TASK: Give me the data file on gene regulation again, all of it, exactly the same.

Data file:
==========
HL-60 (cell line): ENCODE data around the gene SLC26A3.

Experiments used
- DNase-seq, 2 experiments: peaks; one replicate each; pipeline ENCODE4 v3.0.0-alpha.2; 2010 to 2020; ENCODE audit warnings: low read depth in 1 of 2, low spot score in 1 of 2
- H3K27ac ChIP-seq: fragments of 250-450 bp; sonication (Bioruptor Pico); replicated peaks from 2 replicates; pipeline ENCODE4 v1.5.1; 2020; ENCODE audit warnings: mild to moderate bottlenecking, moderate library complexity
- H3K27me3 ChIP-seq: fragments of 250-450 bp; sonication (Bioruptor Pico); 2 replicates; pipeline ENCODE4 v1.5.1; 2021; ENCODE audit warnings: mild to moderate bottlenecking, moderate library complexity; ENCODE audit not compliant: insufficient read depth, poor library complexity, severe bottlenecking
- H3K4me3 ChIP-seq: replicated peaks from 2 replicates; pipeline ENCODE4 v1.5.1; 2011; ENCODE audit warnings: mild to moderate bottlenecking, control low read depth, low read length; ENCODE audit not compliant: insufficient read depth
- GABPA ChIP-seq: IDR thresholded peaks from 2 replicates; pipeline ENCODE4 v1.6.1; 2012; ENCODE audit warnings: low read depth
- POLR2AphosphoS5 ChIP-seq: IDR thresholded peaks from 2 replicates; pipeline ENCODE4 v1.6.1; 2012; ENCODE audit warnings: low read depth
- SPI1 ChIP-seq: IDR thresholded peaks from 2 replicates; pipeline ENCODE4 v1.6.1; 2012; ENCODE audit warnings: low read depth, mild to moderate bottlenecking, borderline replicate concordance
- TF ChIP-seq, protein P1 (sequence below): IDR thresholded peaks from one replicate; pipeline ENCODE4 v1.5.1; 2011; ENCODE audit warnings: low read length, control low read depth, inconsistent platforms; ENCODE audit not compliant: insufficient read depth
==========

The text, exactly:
HL-60 (cell line): ENCODE data around the gene SLC26A3.

Experiments used
- DNase-seq, 2 experiments: peaks; one replicate each; pipeline ENCODE4 v3.0.0-alpha.2; 2010 to 2020; ENCODE audit warnings: low read depth in 1 of 2, low spot score in 1 of 2
- H3K27ac ChIP-seq: fragments of 250-450 bp; sonication (Bioruptor Pico); replicated peaks from 2 replicates; pipeline ENCODE4 v1.5.1; 2020; ENCODE audit warnings: mild to moderate bottlenecking, moderate library complexity
- H3K27me3 ChIP-seq: fragments of 250-450 bp; sonication (Bioruptor Pico); 2 replicates; pipeline ENCODE4 v1.5.1; 2021; ENCODE audit warnings: mild to moderate bottlenecking, moderate library complexity; ENCODE audit not compliant: insufficient read depth, poor library complexity, severe bottlenecking
- H3K4me3 ChIP-seq: replicated peaks from 2 replicates; pipeline ENCODE4 v1.5.1; 2011; ENCODE audit warnings: mild to moderate bottlenecking, control low read depth, low read length; ENCODE audit not compliant: insufficient read depth
- GABPA ChIP-seq: IDR thresholded peaks from 2 replicates; pipeline ENCODE4 v1.6.1; 2012; ENCODE audit warnings: low read depth
- POLR2AphosphoS5 ChIP-seq: IDR thresholded peaks from 2 replicates; pipeline ENCODE4 v1.6.1; 2012; ENCODE audit warnings: low read depth
- SPI1 ChIP-seq: IDR thresholded peaks from 2 replicates; pipeline ENCODE4 v1.6.1; 2012; ENCODE audit warnings: low read depth, mild to moderate bottlenecking, borderline replicate concordance
- TF ChIP-seq, protein P1 (sequence below): IDR thresholded peaks from one replicate; pipeline ENCODE4 v1.5.1; 2011; ENCODE audit warnings: low read length, control low read depth, inconsistent platforms; ENCODE audit not compliant: insufficient read depth